This Popular Fruit Could Help Lower Your Cholesterol, New Study Suggests — Eat This Not That

The Natural Way to Lower Cholesterol Could Be Close to Your Favorite Market Product Section: New Study in the Journal Nutrients It suggests that grapes may not only improve the heart health marker but also boost the diversity of beneficial gut bacteria.

Researchers asked 19 healthy adults to follow a diet low in fiber and polyphenols — the compound found in fruits and vegetables that reduce inflammation and help regulate blood pressure — for a month, to see how grape powder would affect them next. They continued on the same diet but added 46 grams of the powder, which is equivalent to two servings of fresh grapes, which comes in two cups.

After four weeks of taking grape powder daily, all participants noted increases in the diversity of gut bacteria, particularly the kind associated with glucose regulation and fatty acid breakdown. They also had a nearly 8% reduction in “bad” cholesterol levels, as well as a 40% reduction in steroid acids – a substance that plays a role in how cholesterol works in the body. In large quantities, these acids can clog blood vessels, increasing the risk of heart attack and stroke.

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Related Topics: What Happens To Your Body When You Eat Grapes

This effect is likely because grapes are a rich source of fiber and polyphenols, both of which provide digestive and cardiovascular benefits, according to study co-author Jieping Yang, PhD, at the Center for Human Nutrition, David Geffen School of Medicine at the University of California, Los Angeles.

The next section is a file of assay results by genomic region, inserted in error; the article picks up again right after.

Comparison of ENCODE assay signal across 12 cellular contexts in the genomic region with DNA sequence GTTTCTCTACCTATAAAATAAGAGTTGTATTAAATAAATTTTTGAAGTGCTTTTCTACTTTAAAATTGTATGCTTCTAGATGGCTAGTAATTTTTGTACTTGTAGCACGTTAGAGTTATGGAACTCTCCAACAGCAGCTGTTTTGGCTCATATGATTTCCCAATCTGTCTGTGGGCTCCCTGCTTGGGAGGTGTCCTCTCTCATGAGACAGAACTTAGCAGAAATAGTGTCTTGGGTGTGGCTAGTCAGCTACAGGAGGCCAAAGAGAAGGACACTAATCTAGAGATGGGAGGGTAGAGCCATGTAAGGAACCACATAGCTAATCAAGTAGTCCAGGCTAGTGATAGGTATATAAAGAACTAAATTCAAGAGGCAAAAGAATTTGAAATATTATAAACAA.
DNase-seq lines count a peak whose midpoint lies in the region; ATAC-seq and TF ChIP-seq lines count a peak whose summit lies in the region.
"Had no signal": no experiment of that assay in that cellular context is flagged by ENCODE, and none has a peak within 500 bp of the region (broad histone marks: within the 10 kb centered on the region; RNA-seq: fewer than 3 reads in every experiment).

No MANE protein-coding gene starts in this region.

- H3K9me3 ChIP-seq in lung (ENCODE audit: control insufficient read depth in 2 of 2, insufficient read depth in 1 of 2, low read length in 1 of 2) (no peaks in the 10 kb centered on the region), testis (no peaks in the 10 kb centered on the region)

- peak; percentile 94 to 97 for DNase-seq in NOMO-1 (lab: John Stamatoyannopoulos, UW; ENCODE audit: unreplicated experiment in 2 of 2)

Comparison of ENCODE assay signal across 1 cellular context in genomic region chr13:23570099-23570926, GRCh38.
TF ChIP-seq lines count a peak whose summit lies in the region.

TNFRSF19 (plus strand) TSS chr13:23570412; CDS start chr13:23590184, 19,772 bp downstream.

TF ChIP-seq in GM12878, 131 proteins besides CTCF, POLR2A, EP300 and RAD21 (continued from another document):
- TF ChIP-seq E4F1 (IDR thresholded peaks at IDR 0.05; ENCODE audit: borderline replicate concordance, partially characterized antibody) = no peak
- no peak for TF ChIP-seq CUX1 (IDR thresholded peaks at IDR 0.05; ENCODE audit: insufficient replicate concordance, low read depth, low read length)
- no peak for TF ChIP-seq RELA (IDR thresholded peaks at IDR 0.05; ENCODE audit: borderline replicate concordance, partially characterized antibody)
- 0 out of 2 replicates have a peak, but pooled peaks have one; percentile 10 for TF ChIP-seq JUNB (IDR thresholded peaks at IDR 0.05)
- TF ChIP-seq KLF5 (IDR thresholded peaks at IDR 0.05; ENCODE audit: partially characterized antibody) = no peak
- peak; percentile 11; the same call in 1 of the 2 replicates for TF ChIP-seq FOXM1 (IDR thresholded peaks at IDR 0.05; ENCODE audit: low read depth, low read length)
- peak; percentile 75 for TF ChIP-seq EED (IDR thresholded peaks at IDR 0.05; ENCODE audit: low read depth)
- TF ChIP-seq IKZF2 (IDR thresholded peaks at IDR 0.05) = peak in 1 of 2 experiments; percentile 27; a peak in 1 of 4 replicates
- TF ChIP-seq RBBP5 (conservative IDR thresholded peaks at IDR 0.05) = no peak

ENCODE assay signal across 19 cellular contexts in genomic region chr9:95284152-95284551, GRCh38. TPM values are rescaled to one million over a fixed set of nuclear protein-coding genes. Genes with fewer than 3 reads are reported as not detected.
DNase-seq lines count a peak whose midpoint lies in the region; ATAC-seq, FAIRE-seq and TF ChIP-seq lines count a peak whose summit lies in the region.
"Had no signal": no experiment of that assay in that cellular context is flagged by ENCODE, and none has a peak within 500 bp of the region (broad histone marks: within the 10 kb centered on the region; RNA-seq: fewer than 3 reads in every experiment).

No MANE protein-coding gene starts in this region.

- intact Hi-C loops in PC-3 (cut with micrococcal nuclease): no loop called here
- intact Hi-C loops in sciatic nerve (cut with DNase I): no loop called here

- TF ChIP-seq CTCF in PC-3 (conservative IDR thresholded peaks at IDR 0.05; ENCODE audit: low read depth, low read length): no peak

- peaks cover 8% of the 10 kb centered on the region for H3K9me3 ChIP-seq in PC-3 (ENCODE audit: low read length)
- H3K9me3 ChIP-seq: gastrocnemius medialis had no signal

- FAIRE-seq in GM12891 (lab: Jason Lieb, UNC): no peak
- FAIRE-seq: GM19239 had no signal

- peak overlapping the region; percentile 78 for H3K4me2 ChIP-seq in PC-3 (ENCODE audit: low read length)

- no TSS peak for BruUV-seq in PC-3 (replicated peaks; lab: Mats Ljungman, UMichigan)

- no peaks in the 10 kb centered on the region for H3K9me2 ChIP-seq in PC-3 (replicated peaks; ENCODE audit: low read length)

Although this was a pilot study due to its small number of participants, Yang says it adds to abundant previous research showing that compounds in grapes have a range of benefits, including antibacterial and antiviral properties.

The main finding in the latest study was enhanced gut health, but Yang says the cholesterol effect is also promising. This is particularly the case because participants had to abstain from eating fruits and vegetables for a month, meaning that even those who rarely eat these foods can see benefits just a few weeks after including them in their diet.

“Dietary intervention is the primary approach to cholesterol management,” she says. “In this study, the equivalent of two servings of grapes provided enough dietary fiber to have a small but significant effect.”

More research needs to be done, Yang adds, but in the meantime, this adds to other research suggesting grapes are definitely heart-healthy—and gut-boosting—in your fruit bowl.

For more information, check out the secret effects of eating grapes, says science.

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